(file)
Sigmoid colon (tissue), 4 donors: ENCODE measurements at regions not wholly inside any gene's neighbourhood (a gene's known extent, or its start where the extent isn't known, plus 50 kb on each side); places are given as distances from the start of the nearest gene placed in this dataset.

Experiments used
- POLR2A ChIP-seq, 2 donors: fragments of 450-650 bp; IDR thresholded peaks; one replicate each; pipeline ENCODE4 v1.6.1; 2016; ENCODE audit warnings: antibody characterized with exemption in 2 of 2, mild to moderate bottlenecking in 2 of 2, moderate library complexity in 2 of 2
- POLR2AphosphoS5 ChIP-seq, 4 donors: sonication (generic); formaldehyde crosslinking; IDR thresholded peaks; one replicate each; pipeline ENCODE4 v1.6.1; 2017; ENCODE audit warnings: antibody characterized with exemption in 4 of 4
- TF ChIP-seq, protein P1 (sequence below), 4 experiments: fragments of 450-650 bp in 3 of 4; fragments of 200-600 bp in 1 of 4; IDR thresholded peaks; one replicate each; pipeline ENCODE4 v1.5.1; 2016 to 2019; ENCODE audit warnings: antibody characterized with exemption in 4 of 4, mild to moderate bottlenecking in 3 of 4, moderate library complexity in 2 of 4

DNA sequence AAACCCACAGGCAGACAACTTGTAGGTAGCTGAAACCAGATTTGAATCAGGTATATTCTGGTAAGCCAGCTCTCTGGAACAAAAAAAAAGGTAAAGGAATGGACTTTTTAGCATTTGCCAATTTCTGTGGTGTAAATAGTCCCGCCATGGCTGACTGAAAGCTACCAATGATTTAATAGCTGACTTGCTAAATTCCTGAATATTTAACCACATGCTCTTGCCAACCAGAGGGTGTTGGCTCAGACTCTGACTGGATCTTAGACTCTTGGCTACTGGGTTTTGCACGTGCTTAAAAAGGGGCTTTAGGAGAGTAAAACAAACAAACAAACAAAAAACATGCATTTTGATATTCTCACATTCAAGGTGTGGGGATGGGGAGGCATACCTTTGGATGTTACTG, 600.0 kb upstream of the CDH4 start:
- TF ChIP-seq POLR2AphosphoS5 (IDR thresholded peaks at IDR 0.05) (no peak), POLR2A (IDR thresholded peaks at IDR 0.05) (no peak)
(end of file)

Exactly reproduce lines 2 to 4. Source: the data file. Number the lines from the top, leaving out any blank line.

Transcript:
Experiments used
- POLR2A ChIP-seq, 2 donors: fragments of 450-650 bp; IDR thresholded peaks; one replicate each; pipeline ENCODE4 v1.6.1; 2016; ENCODE audit warnings: antibody characterized with exemption in 2 of 2, mild to moderate bottlenecking in 2 of 2, moderate library complexity in 2 of 2
- POLR2AphosphoS5 ChIP-seq, 4 donors: sonication (generic); formaldehyde crosslinking; IDR thresholded peaks; one replicate each; pipeline ENCODE4 v1.6.1; 2017; ENCODE audit warnings: antibody characterized with exemption in 4 of 4